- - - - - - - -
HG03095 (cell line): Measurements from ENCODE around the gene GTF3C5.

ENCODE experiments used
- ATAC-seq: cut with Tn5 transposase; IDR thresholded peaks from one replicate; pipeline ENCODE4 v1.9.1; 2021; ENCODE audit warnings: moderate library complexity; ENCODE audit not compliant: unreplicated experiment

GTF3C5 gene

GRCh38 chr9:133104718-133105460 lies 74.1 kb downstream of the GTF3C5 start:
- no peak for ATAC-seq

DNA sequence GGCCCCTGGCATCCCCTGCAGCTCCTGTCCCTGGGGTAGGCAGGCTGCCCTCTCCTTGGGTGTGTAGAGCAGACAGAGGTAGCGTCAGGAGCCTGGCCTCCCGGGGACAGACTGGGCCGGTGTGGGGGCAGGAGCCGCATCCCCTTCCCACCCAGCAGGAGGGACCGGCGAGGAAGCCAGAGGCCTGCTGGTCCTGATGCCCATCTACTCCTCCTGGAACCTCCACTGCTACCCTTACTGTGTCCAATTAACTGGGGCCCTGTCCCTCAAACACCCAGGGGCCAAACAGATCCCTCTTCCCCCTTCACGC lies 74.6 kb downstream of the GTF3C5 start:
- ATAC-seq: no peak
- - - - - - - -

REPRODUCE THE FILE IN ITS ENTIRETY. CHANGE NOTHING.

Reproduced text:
HG03095 (cell line): Measurements from ENCODE around the gene GTF3C5.

ENCODE experiments used
- ATAC-seq: cut with Tn5 transposase; IDR thresholded peaks from one replicate; pipeline ENCODE4 v1.9.1; 2021; ENCODE audit warnings: moderate library complexity; ENCODE audit not compliant: unreplicated experiment

GTF3C5 gene

GRCh38 chr9:133104718-133105460 lies 74.1 kb downstream of the GTF3C5 start:
- no peak for ATAC-seq

DNA sequence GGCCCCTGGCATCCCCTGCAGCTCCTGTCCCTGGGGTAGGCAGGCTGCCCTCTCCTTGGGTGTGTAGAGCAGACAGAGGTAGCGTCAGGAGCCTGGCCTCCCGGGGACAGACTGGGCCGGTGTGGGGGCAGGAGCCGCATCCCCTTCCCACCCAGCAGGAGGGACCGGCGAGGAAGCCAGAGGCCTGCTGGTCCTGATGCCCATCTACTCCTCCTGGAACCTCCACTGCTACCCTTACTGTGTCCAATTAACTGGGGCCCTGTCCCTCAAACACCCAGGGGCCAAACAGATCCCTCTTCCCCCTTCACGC lies 74.6 kb downstream of the GTF3C5 start:
- ATAC-seq: no peak